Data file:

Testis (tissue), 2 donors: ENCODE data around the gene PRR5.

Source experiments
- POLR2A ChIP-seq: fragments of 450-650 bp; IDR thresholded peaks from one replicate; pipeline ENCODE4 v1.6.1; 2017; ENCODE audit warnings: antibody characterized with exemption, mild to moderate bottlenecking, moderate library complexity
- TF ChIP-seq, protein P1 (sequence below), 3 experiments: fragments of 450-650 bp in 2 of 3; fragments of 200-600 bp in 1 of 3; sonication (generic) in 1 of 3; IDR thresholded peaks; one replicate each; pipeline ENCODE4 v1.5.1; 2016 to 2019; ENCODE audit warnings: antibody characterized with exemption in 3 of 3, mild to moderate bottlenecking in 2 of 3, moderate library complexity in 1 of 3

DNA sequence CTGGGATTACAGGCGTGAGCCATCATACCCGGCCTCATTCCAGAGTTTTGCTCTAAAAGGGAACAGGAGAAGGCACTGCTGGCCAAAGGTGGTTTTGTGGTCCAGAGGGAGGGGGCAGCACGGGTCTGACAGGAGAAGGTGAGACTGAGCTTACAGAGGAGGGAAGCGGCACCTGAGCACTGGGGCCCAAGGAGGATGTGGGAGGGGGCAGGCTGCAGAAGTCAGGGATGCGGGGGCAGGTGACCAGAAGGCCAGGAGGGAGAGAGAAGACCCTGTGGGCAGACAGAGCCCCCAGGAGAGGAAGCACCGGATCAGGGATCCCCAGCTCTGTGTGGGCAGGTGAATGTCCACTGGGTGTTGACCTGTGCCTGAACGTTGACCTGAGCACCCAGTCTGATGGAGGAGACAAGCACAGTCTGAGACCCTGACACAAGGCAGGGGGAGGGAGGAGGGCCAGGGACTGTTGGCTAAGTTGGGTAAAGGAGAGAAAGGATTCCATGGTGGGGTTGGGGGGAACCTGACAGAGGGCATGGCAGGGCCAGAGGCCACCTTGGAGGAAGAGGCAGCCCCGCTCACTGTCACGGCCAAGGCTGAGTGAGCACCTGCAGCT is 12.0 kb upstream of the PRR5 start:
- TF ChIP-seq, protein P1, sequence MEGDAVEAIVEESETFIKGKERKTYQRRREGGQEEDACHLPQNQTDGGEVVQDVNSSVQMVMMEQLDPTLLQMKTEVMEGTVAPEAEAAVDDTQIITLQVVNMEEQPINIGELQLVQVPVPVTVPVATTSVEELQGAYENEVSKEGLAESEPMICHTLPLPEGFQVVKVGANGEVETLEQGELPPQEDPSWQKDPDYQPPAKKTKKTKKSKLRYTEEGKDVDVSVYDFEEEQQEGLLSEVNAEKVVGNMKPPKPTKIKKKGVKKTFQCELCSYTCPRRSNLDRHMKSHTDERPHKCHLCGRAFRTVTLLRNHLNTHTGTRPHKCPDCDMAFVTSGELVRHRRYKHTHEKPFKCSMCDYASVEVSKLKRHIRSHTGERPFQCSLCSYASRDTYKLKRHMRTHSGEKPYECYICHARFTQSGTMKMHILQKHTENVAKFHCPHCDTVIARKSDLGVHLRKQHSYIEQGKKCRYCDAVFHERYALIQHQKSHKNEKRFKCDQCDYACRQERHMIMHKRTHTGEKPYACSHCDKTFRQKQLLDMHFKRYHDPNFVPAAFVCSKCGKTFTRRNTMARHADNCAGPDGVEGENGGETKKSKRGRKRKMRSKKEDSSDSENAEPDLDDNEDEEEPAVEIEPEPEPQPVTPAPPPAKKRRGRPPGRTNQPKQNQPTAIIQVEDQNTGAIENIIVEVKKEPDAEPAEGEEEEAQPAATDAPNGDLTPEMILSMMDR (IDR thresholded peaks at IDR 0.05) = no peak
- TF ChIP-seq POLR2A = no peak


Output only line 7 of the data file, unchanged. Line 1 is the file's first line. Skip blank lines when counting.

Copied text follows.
- TF ChIP-seq POLR2A = no peak